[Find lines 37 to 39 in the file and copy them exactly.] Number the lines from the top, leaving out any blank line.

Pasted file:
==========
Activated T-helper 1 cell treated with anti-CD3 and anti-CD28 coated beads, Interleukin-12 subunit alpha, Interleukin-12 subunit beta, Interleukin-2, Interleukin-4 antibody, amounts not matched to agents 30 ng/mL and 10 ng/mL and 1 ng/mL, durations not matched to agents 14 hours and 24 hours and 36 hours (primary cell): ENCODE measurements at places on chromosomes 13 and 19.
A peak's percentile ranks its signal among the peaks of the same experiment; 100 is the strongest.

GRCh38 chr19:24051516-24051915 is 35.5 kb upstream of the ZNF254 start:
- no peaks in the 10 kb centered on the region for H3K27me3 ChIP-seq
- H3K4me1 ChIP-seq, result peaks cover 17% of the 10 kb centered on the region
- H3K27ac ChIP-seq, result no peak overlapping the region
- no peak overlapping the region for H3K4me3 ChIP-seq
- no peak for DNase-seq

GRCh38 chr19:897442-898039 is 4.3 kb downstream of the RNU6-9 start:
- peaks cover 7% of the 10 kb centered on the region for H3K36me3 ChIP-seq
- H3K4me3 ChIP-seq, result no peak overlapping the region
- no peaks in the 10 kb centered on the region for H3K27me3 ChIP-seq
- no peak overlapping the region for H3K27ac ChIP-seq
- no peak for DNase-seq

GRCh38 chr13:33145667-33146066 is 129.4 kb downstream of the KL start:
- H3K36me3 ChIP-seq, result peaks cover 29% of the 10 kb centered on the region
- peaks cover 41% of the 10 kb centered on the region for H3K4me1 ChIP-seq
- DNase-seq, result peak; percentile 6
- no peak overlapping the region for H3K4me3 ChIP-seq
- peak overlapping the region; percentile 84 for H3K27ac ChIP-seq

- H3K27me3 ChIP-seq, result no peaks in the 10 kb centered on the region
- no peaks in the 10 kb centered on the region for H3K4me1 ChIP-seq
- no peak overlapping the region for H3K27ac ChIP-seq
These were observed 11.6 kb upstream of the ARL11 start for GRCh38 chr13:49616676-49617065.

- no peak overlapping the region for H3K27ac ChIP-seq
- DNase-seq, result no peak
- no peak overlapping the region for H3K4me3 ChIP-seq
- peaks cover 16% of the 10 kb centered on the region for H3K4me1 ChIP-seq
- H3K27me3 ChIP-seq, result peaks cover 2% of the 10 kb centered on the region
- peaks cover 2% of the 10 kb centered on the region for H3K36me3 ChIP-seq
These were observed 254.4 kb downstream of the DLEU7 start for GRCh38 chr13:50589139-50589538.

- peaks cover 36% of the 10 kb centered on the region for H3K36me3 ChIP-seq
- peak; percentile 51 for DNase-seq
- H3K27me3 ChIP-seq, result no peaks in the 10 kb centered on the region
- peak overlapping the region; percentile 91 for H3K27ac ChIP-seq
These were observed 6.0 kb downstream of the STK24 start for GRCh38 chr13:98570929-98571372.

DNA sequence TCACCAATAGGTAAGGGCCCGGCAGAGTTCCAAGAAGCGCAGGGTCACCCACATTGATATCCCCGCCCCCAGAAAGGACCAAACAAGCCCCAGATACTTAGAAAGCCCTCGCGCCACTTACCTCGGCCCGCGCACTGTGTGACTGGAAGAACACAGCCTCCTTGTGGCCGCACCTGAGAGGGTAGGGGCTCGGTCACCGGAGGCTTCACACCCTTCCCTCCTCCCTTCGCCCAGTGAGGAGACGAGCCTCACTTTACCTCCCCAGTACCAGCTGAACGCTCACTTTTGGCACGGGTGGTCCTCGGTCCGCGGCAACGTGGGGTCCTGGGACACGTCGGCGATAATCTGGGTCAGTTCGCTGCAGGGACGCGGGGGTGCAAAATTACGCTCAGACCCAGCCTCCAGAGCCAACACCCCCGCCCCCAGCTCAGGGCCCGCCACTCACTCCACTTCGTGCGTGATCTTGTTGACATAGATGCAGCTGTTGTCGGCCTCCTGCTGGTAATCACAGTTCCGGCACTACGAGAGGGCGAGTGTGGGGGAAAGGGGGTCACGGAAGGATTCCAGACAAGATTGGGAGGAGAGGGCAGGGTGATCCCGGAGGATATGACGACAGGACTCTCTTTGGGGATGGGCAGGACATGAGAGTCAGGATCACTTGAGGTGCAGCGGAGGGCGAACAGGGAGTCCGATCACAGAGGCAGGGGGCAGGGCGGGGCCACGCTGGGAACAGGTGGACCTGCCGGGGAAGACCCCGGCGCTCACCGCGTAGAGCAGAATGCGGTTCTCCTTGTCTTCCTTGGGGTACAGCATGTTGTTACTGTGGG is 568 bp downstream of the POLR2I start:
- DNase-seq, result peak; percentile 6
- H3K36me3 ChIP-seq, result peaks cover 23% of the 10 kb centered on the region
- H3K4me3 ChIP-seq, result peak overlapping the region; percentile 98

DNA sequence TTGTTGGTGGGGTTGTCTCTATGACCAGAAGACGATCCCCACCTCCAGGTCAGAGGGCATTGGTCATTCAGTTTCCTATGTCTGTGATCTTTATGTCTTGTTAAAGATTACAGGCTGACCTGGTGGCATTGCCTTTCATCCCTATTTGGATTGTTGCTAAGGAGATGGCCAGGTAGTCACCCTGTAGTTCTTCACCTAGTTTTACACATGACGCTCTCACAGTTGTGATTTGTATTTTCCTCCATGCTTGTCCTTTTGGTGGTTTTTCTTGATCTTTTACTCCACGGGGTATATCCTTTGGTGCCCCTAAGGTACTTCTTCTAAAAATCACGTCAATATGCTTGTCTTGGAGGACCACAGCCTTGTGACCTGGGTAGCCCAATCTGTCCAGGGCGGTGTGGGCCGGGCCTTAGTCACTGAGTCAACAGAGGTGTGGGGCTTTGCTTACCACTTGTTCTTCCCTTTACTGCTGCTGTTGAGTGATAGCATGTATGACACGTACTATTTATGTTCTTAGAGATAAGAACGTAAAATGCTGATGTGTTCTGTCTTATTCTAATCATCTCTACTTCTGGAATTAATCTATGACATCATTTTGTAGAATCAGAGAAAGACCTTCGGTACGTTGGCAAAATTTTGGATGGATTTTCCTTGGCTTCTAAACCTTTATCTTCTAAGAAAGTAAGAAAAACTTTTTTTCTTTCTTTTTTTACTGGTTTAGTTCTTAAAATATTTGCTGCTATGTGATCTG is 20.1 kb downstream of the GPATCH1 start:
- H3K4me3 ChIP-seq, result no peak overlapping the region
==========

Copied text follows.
DNA sequence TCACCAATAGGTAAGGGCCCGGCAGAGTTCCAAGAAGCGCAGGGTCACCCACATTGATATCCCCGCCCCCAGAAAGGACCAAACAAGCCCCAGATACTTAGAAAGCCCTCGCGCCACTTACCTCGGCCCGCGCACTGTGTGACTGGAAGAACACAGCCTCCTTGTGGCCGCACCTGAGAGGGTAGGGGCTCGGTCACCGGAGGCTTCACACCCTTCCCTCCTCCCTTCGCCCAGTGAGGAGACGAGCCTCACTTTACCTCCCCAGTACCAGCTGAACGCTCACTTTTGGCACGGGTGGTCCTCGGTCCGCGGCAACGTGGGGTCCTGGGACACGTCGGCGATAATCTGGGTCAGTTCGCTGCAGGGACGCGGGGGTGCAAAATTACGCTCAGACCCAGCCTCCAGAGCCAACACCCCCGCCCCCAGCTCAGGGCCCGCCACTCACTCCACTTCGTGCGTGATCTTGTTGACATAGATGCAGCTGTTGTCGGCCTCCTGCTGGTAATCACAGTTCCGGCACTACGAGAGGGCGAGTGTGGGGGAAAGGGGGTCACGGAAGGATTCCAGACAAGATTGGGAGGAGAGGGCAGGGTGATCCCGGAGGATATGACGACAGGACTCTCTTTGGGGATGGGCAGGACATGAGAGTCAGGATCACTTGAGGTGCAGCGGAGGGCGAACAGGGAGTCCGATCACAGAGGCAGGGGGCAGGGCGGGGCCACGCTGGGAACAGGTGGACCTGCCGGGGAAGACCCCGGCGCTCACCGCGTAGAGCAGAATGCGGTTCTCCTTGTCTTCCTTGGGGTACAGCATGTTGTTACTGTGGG is 568 bp downstream of the POLR2I start:
- DNase-seq, result peak; percentile 6
- H3K36me3 ChIP-seq, result peaks cover 23% of the 10 kb centered on the region